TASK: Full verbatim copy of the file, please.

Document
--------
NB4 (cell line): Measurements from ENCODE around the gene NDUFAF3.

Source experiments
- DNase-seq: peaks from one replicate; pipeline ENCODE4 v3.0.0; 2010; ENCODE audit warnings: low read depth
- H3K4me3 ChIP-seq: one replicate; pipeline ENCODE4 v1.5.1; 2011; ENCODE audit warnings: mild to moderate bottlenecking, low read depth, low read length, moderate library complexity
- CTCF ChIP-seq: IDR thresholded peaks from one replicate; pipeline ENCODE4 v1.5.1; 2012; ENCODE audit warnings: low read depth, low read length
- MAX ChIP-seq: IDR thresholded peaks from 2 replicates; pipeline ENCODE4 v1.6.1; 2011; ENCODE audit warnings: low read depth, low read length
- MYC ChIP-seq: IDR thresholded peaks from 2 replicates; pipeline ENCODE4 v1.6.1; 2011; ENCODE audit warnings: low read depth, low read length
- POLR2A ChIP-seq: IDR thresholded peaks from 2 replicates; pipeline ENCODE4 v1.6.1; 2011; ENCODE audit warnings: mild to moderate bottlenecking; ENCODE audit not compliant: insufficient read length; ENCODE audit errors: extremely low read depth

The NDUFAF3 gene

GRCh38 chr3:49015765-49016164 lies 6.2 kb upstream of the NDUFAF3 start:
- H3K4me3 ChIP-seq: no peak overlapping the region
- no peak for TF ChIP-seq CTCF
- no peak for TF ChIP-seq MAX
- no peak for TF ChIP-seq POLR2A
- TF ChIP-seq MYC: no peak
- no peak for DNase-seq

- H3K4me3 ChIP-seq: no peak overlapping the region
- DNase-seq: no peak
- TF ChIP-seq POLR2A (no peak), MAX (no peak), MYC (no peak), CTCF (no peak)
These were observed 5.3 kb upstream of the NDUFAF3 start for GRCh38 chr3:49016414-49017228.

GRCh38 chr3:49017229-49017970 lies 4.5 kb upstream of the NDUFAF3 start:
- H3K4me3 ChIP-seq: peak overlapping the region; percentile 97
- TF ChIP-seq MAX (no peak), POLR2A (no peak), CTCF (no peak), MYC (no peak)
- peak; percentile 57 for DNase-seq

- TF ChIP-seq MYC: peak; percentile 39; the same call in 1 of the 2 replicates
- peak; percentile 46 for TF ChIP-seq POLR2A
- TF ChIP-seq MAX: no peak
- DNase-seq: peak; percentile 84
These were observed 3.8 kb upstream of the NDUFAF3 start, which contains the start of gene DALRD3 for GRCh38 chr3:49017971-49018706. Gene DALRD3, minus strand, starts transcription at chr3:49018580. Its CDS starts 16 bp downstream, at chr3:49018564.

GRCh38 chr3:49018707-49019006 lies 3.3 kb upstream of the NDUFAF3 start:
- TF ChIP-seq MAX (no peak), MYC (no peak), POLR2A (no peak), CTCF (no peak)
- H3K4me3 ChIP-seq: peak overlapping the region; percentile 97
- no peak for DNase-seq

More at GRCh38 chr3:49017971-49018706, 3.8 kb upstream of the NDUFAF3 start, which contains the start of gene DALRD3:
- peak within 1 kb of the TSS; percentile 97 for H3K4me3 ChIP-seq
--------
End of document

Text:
NB4 (cell line): Measurements from ENCODE around the gene NDUFAF3.

Source experiments
- DNase-seq: peaks from one replicate; pipeline ENCODE4 v3.0.0; 2010; ENCODE audit warnings: low read depth
- H3K4me3 ChIP-seq: one replicate; pipeline ENCODE4 v1.5.1; 2011; ENCODE audit warnings: mild to moderate bottlenecking, low read depth, low read length, moderate library complexity
- CTCF ChIP-seq: IDR thresholded peaks from one replicate; pipeline ENCODE4 v1.5.1; 2012; ENCODE audit warnings: low read depth, low read length
- MAX ChIP-seq: IDR thresholded peaks from 2 replicates; pipeline ENCODE4 v1.6.1; 2011; ENCODE audit warnings: low read depth, low read length
- MYC ChIP-seq: IDR thresholded peaks from 2 replicates; pipeline ENCODE4 v1.6.1; 2011; ENCODE audit warnings: low read depth, low read length
- POLR2A ChIP-seq: IDR thresholded peaks from 2 replicates; pipeline ENCODE4 v1.6.1; 2011; ENCODE audit warnings: mild to moderate bottlenecking; ENCODE audit not compliant: insufficient read length; ENCODE audit errors: extremely low read depth

The NDUFAF3 gene

GRCh38 chr3:49015765-49016164 lies 6.2 kb upstream of the NDUFAF3 start:
- H3K4me3 ChIP-seq: no peak overlapping the region
- no peak for TF ChIP-seq CTCF
- no peak for TF ChIP-seq MAX
- no peak for TF ChIP-seq POLR2A
- TF ChIP-seq MYC: no peak
- no peak for DNase-seq

- H3K4me3 ChIP-seq: no peak overlapping the region
- DNase-seq: no peak
- TF ChIP-seq POLR2A (no peak), MAX (no peak), MYC (no peak), CTCF (no peak)
These were observed 5.3 kb upstream of the NDUFAF3 start for GRCh38 chr3:49016414-49017228.

GRCh38 chr3:49017229-49017970 lies 4.5 kb upstream of the NDUFAF3 start:
- H3K4me3 ChIP-seq: peak overlapping the region; percentile 97
- TF ChIP-seq MAX (no peak), POLR2A (no peak), CTCF (no peak), MYC (no peak)
- peak; percentile 57 for DNase-seq

- TF ChIP-seq MYC: peak; percentile 39; the same call in 1 of the 2 replicates
- peak; percentile 46 for TF ChIP-seq POLR2A
- TF ChIP-seq MAX: no peak
- DNase-seq: peak; percentile 84
These were observed 3.8 kb upstream of the NDUFAF3 start, which contains the start of gene DALRD3 for GRCh38 chr3:49017971-49018706. Gene DALRD3, minus strand, starts transcription at chr3:49018580. Its CDS starts 16 bp downstream, at chr3:49018564.

GRCh38 chr3:49018707-49019006 lies 3.3 kb upstream of the NDUFAF3 start:
- TF ChIP-seq MAX (no peak), MYC (no peak), POLR2A (no peak), CTCF (no peak)
- H3K4me3 ChIP-seq: peak overlapping the region; percentile 97
- no peak for DNase-seq

More at GRCh38 chr3:49017971-49018706, 3.8 kb upstream of the NDUFAF3 start, which contains the start of gene DALRD3:
- peak within 1 kb of the TSS; percentile 97 for H3K4me3 ChIP-seq